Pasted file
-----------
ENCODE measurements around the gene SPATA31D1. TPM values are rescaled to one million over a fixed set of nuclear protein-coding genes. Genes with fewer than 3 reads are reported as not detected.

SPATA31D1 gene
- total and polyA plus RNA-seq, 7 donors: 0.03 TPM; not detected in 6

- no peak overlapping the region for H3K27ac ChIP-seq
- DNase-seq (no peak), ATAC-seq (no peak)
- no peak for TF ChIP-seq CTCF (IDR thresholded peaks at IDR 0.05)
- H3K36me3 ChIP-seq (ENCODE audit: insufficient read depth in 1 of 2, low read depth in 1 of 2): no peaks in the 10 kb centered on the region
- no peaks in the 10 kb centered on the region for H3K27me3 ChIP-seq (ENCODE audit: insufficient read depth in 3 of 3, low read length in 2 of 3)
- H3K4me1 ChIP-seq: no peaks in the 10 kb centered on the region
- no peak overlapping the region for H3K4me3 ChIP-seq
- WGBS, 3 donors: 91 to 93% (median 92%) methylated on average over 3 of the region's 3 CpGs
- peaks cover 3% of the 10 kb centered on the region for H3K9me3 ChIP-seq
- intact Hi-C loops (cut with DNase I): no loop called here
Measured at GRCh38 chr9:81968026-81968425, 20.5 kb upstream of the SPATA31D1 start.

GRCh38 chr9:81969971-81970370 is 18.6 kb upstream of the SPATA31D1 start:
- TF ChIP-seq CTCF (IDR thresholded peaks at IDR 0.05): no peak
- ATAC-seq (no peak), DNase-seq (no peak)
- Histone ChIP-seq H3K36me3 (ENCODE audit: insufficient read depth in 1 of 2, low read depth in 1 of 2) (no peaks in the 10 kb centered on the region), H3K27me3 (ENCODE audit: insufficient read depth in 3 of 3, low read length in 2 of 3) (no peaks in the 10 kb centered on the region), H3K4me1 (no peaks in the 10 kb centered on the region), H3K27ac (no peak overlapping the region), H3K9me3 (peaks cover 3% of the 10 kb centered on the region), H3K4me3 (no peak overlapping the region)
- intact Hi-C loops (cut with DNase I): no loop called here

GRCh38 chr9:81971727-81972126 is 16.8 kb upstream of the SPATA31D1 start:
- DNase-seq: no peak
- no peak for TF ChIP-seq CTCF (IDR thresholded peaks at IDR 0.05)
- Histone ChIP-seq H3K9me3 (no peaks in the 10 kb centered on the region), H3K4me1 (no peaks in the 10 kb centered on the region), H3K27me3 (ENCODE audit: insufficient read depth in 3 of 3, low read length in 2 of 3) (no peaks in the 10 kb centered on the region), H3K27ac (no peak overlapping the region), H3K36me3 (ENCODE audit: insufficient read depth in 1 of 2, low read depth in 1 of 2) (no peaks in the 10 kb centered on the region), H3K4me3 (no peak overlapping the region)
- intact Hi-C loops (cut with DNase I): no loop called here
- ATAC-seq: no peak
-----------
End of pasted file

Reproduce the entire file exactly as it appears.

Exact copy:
ENCODE measurements around the gene SPATA31D1. TPM values are rescaled to one million over a fixed set of nuclear protein-coding genes. Genes with fewer than 3 reads are reported as not detected.

SPATA31D1 gene
- total and polyA plus RNA-seq, 7 donors: 0.03 TPM; not detected in 6

- no peak overlapping the region for H3K27ac ChIP-seq
- DNase-seq (no peak), ATAC-seq (no peak)
- no peak for TF ChIP-seq CTCF (IDR thresholded peaks at IDR 0.05)
- H3K36me3 ChIP-seq (ENCODE audit: insufficient read depth in 1 of 2, low read depth in 1 of 2): no peaks in the 10 kb centered on the region
- no peaks in the 10 kb centered on the region for H3K27me3 ChIP-seq (ENCODE audit: insufficient read depth in 3 of 3, low read length in 2 of 3)
- H3K4me1 ChIP-seq: no peaks in the 10 kb centered on the region
- no peak overlapping the region for H3K4me3 ChIP-seq
- WGBS, 3 donors: 91 to 93% (median 92%) methylated on average over 3 of the region's 3 CpGs
- peaks cover 3% of the 10 kb centered on the region for H3K9me3 ChIP-seq
- intact Hi-C loops (cut with DNase I): no loop called here
Measured at GRCh38 chr9:81968026-81968425, 20.5 kb upstream of the SPATA31D1 start.

GRCh38 chr9:81969971-81970370 is 18.6 kb upstream of the SPATA31D1 start:
- TF ChIP-seq CTCF (IDR thresholded peaks at IDR 0.05): no peak
- ATAC-seq (no peak), DNase-seq (no peak)
- Histone ChIP-seq H3K36me3 (ENCODE audit: insufficient read depth in 1 of 2, low read depth in 1 of 2) (no peaks in the 10 kb centered on the region), H3K27me3 (ENCODE audit: insufficient read depth in 3 of 3, low read length in 2 of 3) (no peaks in the 10 kb centered on the region), H3K4me1 (no peaks in the 10 kb centered on the region), H3K27ac (no peak overlapping the region), H3K9me3 (peaks cover 3% of the 10 kb centered on the region), H3K4me3 (no peak overlapping the region)
- intact Hi-C loops (cut with DNase I): no loop called here

GRCh38 chr9:81971727-81972126 is 16.8 kb upstream of the SPATA31D1 start:
- DNase-seq: no peak
- no peak for TF ChIP-seq CTCF (IDR thresholded peaks at IDR 0.05)
- Histone ChIP-seq H3K9me3 (no peaks in the 10 kb centered on the region), H3K4me1 (no peaks in the 10 kb centered on the region), H3K27me3 (ENCODE audit: insufficient read depth in 3 of 3, low read length in 2 of 3) (no peaks in the 10 kb centered on the region), H3K27ac (no peak overlapping the region), H3K36me3 (ENCODE audit: insufficient read depth in 1 of 2, low read depth in 1 of 2) (no peaks in the 10 kb centered on the region), H3K4me3 (no peak overlapping the region)
- intact Hi-C loops (cut with DNase I): no loop called here
- ATAC-seq: no peak